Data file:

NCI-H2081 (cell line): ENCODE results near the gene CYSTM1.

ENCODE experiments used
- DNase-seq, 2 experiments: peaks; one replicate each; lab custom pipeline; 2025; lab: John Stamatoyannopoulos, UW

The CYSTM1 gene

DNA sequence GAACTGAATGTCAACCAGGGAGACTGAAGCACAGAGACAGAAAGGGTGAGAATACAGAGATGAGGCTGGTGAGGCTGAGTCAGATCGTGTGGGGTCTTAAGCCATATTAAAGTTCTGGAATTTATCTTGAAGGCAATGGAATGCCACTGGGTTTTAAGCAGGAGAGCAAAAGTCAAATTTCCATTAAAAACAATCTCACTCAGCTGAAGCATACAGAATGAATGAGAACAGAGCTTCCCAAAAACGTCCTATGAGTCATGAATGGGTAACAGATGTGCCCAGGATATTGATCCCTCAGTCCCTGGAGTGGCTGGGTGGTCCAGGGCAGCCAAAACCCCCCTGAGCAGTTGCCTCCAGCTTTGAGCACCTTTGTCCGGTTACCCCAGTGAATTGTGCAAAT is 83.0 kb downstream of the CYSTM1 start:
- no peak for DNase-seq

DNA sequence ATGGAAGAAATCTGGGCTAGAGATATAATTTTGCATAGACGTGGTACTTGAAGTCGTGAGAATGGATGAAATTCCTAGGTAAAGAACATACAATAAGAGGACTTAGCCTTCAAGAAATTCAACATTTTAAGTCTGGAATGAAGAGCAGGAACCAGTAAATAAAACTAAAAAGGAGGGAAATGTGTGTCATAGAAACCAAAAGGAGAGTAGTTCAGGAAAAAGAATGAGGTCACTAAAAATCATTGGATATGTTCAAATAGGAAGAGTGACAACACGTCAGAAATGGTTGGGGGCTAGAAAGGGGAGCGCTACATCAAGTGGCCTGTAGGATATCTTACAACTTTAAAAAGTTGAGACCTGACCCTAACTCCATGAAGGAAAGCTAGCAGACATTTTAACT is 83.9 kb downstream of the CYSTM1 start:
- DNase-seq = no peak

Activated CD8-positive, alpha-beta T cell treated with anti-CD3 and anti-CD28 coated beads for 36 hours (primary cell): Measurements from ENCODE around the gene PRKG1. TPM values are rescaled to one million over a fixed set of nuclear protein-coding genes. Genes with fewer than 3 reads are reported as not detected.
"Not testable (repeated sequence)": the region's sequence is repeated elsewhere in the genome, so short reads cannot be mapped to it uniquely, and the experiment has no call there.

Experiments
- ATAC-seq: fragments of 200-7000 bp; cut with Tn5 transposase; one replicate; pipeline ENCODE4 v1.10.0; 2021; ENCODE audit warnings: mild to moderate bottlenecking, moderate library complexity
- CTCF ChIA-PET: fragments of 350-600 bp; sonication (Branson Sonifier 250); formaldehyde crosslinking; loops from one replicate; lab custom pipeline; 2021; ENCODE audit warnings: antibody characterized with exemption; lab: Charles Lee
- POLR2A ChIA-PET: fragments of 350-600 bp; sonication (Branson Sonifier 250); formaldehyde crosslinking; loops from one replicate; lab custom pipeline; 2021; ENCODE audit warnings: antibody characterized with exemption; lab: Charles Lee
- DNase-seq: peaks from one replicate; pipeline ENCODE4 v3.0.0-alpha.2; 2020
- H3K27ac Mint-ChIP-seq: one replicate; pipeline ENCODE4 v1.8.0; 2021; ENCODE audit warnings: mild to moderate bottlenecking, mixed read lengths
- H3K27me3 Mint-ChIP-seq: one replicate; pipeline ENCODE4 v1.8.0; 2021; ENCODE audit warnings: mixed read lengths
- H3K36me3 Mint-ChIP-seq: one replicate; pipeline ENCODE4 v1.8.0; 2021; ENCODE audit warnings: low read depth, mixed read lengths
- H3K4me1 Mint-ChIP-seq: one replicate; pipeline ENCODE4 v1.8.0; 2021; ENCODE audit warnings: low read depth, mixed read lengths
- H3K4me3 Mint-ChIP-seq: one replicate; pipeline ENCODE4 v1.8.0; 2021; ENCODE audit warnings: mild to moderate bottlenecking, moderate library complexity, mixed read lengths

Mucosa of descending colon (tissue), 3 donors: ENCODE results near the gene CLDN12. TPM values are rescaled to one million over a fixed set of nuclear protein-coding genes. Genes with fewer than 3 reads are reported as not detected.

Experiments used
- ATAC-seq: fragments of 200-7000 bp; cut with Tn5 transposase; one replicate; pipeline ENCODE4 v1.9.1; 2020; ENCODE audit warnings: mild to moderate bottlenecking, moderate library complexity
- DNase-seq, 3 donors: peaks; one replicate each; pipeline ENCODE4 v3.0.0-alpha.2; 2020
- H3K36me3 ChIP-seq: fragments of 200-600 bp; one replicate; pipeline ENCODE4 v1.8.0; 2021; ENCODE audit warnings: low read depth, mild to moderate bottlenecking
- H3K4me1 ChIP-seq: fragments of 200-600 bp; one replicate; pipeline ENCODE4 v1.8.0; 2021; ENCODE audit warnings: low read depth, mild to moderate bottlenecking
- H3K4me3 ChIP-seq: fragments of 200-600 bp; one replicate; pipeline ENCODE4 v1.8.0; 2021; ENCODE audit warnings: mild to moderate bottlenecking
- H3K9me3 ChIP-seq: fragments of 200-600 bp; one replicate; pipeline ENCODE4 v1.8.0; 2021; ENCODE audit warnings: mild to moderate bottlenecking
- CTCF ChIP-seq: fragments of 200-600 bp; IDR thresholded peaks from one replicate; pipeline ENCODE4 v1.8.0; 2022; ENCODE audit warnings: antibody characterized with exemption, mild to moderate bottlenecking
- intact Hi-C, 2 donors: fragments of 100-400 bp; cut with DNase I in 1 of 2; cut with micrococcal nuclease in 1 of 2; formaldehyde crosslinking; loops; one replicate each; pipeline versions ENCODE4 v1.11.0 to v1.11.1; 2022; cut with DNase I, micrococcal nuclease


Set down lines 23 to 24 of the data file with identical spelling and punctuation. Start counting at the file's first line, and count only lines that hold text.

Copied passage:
- ATAC-seq: fragments of 200-7000 bp; cut with Tn5 transposase; one replicate; pipeline ENCODE4 v1.9.1; 2020; ENCODE audit warnings: mild to moderate bottlenecking, moderate library complexity
- DNase-seq, 3 donors: peaks; one replicate each; pipeline ENCODE4 v3.0.0-alpha.2; 2020